diatribes / Alvear

diatribes + Cristián Alvear - roshambo (trio), diatribes against lush greenery, with Alvear's silhouette

roshambo (trio)

Just when you thought there was nothing left to be done with the ‘sound-silence-sound’ strain of composition that can be heard almost ubiquitously in certain experimental music circles of late, here comes diatribes and Cristián Alvear with another excellent and fresh-sounding example of the genre. The composite sounds framed by silence are as gorgeous and ear-catching as ever, but each member of the trio adds something new and unexpected to the mix. If you think you’ve heard the name of the piece somewhere before, you’re probably thinking of the version on diatribes’ album “A new castle”; this new trio version was recorded in Santiago, Chile during the Swiss duo’s recent South American tour.

You may also be thinking that the delicately plucked acoustic guitar strings heard from Alvear on recordings of compositions such as Radu Malfatti’s ‘shizuka ni furu ame’ and Ryoko Akama’s ‘Hermit’ would complement the various rumbles, hisses, and tones heard on the original version of ‘roshambo’ rather nicely. You may well be right, but Alvear chooses a different path on this occasion, contributing a number of e-bow hums, body knocks, and string scrapes to the proceedings — not a clearly plucked string to be heard. Cyril Bondi is in a much more rhythmic mood this time round, his acoustic objects gently tapping, ticking, brushing, rattling and shaking through the various figures. His partner-in-art d’incise, as well as reprising various electronic tones, also contributes a number of field recordings that vary from clearly recognisable as such to ambiguous in origin. I think this is the first time I’ve heard field recordings used in this sort of composition, and it’s very effective.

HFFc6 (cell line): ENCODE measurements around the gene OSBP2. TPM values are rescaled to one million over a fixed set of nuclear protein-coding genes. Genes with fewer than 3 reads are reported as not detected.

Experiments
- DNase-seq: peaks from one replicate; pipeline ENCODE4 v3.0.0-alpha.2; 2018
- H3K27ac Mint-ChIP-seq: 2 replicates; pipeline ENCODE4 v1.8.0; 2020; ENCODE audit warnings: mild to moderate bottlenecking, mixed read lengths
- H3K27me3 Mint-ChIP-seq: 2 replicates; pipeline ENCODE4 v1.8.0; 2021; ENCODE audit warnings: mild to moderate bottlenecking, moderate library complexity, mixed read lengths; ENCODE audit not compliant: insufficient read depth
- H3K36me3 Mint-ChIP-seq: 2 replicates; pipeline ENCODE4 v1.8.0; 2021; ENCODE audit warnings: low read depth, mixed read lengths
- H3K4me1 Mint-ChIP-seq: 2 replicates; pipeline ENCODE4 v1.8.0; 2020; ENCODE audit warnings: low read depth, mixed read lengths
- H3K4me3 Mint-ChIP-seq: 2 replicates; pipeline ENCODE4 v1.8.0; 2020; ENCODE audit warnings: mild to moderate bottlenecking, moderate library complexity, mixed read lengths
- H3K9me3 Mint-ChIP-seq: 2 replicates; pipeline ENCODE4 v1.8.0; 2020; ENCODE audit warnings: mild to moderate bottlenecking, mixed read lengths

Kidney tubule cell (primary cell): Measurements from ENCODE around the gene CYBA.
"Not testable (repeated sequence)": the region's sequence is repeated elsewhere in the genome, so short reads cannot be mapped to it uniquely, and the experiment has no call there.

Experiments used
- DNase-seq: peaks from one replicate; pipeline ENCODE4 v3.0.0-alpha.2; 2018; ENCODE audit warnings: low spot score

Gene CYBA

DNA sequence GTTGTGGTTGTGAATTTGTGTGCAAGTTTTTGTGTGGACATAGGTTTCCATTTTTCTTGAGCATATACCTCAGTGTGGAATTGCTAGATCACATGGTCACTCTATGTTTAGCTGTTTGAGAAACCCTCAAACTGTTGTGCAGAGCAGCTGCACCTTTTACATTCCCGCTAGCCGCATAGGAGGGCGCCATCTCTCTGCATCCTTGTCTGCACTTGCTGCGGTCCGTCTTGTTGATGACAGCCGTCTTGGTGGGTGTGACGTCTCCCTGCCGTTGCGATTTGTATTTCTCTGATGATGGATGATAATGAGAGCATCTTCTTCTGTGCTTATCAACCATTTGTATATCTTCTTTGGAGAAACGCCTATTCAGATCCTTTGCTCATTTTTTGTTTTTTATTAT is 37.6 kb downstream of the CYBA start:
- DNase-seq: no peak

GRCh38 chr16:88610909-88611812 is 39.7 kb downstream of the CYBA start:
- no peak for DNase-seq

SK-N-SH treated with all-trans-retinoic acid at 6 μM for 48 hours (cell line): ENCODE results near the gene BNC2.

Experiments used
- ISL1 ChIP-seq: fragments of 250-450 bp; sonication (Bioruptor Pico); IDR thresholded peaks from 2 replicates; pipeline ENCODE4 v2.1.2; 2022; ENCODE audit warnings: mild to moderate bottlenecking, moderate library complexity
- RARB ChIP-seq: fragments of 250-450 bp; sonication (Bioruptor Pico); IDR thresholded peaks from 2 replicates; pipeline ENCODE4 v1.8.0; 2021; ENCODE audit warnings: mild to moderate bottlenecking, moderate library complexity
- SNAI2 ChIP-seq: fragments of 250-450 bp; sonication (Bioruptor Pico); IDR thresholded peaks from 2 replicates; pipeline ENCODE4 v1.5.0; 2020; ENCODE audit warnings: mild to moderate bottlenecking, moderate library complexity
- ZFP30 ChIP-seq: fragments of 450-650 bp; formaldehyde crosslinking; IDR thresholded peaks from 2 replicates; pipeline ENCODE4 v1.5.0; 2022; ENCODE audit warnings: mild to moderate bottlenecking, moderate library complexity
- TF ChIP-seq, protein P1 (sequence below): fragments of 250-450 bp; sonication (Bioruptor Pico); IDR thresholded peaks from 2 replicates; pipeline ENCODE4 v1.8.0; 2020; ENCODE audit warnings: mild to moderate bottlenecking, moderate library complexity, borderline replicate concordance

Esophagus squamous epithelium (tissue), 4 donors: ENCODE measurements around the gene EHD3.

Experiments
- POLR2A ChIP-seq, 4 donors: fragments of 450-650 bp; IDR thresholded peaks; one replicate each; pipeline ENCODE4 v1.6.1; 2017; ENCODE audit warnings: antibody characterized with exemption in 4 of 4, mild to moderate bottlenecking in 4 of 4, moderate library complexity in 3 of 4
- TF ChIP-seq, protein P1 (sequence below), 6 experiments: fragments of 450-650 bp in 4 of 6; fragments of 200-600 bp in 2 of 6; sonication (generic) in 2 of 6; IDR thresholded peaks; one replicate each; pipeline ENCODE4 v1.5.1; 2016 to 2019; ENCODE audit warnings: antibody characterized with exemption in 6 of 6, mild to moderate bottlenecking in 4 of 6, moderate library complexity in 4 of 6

Make a sound together, pause; make another sound together, pause; repeat for twenty minutes or so. It sounds like such a simple recipe, but the results are far from dull or unimaginative. Maybe it’s due to the use of field recordings, but to me this version of ‘roshambo’ seems more reminiscent than any other work I’ve heard in this style of a series of snapshots or polaroids in a slideshow, the continuous cycling through from one image to the next. The sounds share photographs’ ambiguous location somewhere between discrete objects and moments in a stream or narrative, repeating a regular form while constantly varying timbre and harmony. Through its variations on a theme or permutations of an idea, “roshambo (trio)” offers a critique of time and duration through an absorbing, open-ended musical experiment, at once sculptural and ephemeral.




Cristián Alvear


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